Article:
Issue 2021-062

Round Table Review

Frost* — Day And Age

Frost* - Day And Age
Country of Origin
UK
Year of Release
2021
Time
53:14
Samples
Day And Age (11:49), Terrestrial (5:13), Waiting For The Lie (4:31), The Boy Who Stood Still (7:33), Island Life (4:14), Skywards (4:13), Kill The Orchestra (9:27), Repeat To Fade (6:14)
Patrick McAfee
  • 10

Frost* returns with their fourth full-length studio album, Day And Age. One never knows exactly what to expect from this band, and they again deliver on that unpredictability.

One goal this time was to create a progressive rock album devoid of any soloing. Quite a task for musicians at this level of virtuosity. How does it all turn out? Well, there is not a widdly guitar or keyboard solo to be found. You would hardly notice though, as the musicianship throughout is outstanding.

I won't spoil the opening spoken word introduction, but the title track that it leads into is one of the best starts to an album that I've heard in a long time. With its memorable hooks, catchy chorus and fantastic instrumental second half, the song is an instant classic.

Terrestrial is a strong rocker that at times bears a resemblance to guitarist John Mitchell's other project, Lonely Robot. The fact that Mitchell is the lead vocalist on the track could play into that. He actually sings more on this album than any of the previous Frost* releases.

Waiting for the Lie places things securely back in the Frost* camp. Sung by Jem Godfrey, this memorable track builds from its quiet start, to its thunderous end in a way that could be no other band.

It took me a little while to warm up to The Boy Who Stood Still. Instrumentally, the song is an absolute wonder. One of the band's best in that respect. However, utilising a spoken word story can help a song to grow stale after a few listens. In difference, this one became more effective after hearing it multiple times. The instrumentation and the dialogue feel naturally inter-twined. The results are cinematic and quite stunning. That said, I also look forward to hearing the instrumental version of this track that will be included on the special edition release.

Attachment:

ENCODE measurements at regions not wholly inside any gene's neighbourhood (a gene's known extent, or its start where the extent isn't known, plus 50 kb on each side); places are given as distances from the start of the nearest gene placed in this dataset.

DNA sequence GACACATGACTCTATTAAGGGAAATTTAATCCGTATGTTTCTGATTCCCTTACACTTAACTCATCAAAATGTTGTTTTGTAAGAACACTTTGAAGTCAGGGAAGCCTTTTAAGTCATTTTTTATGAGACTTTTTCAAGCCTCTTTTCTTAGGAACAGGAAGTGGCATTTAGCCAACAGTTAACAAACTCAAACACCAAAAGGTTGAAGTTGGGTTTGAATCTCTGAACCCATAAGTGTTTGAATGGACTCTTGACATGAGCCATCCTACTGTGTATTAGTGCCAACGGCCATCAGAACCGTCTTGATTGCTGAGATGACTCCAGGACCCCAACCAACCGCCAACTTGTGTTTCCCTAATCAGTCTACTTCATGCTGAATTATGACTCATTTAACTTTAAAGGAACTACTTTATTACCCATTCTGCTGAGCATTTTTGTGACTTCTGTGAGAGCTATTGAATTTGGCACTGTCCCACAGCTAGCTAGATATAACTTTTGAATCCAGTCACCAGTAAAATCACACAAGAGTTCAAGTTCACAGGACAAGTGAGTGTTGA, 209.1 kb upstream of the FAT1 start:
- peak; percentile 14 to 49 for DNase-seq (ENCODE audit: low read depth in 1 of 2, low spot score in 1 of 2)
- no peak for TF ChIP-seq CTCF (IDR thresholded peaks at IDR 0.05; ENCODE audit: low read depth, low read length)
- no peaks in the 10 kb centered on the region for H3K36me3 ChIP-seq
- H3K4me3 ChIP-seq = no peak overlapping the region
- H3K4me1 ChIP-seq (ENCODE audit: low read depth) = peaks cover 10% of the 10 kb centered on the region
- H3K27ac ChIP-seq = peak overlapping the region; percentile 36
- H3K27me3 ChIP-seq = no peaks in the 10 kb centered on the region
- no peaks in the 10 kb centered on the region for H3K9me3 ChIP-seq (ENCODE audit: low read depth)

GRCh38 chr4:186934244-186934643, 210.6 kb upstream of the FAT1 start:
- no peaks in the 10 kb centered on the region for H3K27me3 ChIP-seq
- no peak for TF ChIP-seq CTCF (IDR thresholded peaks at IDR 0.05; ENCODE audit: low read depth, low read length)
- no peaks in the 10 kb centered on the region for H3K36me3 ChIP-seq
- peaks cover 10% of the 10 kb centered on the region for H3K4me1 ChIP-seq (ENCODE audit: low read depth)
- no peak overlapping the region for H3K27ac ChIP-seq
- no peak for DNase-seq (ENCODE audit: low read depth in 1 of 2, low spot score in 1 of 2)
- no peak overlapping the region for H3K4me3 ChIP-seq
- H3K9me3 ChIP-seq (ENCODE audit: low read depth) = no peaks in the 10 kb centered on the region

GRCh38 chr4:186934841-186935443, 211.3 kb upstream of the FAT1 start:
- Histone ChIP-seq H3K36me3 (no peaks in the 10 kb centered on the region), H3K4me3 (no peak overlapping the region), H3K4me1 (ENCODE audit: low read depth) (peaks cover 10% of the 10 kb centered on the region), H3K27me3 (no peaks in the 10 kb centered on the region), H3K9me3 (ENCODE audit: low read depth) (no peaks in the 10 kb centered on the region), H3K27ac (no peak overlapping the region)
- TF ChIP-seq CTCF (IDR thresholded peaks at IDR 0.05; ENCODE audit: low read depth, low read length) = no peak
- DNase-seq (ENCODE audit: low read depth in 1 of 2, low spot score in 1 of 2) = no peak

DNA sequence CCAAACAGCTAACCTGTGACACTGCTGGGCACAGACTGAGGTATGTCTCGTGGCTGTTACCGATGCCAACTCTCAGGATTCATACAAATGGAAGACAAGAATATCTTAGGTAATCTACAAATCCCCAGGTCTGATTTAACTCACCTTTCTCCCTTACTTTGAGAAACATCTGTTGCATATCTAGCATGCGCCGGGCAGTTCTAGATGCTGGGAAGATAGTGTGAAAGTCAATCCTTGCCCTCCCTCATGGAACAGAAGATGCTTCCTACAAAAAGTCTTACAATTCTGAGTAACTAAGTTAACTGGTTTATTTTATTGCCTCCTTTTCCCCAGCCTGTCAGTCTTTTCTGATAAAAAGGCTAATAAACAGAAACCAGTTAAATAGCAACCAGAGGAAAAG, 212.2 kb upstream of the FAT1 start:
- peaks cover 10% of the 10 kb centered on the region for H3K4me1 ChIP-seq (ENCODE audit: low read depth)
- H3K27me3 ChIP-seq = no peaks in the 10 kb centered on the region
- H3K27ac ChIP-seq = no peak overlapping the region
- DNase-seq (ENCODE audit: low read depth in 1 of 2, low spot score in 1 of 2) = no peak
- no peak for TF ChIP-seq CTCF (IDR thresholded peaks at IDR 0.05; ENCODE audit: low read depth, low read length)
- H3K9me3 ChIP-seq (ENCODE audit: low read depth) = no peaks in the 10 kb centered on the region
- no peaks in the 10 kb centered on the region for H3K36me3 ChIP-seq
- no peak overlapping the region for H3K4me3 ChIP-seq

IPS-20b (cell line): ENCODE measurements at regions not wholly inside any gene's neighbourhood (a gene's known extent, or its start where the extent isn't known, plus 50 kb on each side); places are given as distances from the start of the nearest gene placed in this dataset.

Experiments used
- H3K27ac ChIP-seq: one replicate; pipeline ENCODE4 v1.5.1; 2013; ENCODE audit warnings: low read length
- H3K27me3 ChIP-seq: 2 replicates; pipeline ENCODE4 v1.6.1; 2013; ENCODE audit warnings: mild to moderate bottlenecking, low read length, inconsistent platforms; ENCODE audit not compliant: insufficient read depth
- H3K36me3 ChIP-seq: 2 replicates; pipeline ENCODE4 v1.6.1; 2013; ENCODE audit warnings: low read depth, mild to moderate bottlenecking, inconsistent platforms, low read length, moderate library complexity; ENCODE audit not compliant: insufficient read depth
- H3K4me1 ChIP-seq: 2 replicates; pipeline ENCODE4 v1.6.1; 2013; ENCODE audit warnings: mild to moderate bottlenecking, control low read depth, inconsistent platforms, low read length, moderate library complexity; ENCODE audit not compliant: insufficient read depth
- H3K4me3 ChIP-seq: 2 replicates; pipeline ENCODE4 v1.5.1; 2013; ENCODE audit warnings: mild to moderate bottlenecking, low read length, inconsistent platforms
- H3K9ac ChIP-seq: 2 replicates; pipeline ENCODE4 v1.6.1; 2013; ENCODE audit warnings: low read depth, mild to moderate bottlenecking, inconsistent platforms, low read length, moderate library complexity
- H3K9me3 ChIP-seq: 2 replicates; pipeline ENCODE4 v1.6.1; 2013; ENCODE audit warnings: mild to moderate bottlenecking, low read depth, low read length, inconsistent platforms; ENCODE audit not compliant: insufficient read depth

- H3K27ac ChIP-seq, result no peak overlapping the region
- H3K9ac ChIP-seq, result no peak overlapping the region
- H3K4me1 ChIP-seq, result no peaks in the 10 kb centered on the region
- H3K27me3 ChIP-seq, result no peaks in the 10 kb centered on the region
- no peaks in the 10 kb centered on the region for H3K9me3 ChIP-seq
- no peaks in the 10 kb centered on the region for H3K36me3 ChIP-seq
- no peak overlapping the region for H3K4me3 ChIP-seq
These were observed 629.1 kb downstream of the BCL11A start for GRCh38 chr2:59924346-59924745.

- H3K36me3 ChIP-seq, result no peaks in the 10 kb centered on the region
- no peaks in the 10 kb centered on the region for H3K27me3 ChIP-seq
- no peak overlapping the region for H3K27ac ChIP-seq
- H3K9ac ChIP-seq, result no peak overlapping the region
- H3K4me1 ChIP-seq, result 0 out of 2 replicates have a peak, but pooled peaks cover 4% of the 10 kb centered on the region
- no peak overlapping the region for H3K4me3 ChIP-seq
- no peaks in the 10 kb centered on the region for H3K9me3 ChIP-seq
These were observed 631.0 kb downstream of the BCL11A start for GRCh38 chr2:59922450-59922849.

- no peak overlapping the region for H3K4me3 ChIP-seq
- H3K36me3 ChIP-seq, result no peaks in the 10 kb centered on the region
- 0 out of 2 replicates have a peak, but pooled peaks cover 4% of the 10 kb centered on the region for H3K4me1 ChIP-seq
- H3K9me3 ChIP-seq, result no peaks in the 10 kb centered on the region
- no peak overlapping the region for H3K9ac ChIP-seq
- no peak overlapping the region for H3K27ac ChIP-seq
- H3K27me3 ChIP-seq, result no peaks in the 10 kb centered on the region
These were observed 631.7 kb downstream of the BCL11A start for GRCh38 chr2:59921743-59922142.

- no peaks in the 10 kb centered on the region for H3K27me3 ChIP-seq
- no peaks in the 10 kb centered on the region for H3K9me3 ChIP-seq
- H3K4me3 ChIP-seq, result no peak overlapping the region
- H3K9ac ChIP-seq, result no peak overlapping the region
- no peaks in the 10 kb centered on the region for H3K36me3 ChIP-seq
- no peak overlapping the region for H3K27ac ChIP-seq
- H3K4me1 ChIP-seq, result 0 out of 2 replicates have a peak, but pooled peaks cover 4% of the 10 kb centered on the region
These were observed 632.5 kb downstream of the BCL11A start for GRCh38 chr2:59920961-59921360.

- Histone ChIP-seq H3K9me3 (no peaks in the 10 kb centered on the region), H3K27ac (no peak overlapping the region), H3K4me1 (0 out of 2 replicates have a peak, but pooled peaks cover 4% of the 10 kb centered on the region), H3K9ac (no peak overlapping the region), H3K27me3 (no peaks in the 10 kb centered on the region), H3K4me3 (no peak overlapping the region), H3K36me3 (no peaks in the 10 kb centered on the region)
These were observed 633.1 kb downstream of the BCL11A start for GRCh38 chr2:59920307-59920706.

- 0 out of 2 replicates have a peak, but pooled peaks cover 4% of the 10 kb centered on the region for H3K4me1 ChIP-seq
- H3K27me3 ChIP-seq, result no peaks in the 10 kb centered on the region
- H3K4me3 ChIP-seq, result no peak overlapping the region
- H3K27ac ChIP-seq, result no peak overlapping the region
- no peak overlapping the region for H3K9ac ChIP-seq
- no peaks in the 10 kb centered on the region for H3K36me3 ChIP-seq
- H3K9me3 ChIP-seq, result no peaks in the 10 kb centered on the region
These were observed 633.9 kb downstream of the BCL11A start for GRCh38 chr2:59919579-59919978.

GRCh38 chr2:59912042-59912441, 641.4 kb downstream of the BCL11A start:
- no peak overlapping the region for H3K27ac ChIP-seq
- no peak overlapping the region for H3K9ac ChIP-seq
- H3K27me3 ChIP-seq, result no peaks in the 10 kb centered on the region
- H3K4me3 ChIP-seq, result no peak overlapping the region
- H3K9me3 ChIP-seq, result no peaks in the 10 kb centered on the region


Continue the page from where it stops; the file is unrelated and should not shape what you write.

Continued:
Island Life is a more straightforward rock song, again sung by Mitchell. This one sounding a bit like It Bites. The fun, immediacy of the track feels perfectly placed. It stands as a more upbeat moment before Skyward effectively begins the darker-toned back-end to the album.

Kill the Orchestra is quintessential Frost*. Loaded with wonderful melodies, quirky lyrics and masterful production, it is compelling stuff. Repeat to Fade is also a corker and a brilliant close to another smashingly successful album by this talented band.

As a critic, maintaining decorum and being objective is important. Regardless, I will gush without a moment's hesitation that Day And Age further cements Frost* as one of, if not the best band in modern progressive rock.

They are consistently creating music that is distinctive, intricate and most importantly, essential. Their drive to continually challenge themselves and their fans is clear. That alone is impressive, but the fact that the results are so entertaining is the icing on the cake. Yes, there are a few moments here that are somewhat derivative of John Mitchell's other work, but that is a minor scrabble.

Throughout this album, sound-bytes of the term “Enjoy Yourselves” are inserted into the proceedings. I can't imagine anyone listening to Day And Age and doing anything else.

Héctor Gómez
  • 9

Conventional wisdom says that the even-numbered Star Trek movies are the better ones. Who am I to disagree?.

Conversely, the pattern appears to work the other way round when it comes to Frost* releases. I never really took to album number 2 (Experiments In Mass Appeal) or last year's EP number 4 (Others), which represent what I like to call the "noisy" side of Frost*. I do quite like album number 1 Milliontown; regarded by many as somewhat of a modern classic. I love number 3 (Falling Satellites) and now it's safe to say I'm quite impressed by number 5 Day And Age.

A brilliant album throughout, which manages to sound in equal parts sophisticated, yet streamlined; classic yet modern. It encapsulates what makes a near-perfect piece of music, namely engaging song-writing, relevant subject matter and authoritative performances by all involved. Hats-off to the powerful drumming trifecta of guests Kaz Rodriguez, Darby Todd and the mighty Pat Mastelotto, with Nathan King providing the perfect foil with some crunchy bass lines. It also benefits from both its relative brevity, never outstaying its welcome at a reasonably brisk 53 minutes, as well as the flawless balance it strikes between its two vocalists: Jem Godfrey and John Mitchell.

In an album full of great songs, to say the opening title track is a highlight means we're dealing with an instant classic here. Believe me when I say it is one of those songs you can listen to on repeat and never get tired of it. After a sweet, if slightly mischievous little girl invites us to "enjoy yourselves...you scum!", an impressive 12 minutes of high energy prog unfolds before our ears, with its driving amalgam of The Police and 80s Genesis via Kino and Lonely Robot. If anything, it could actually have kept going for a few minutes more instead of fading out.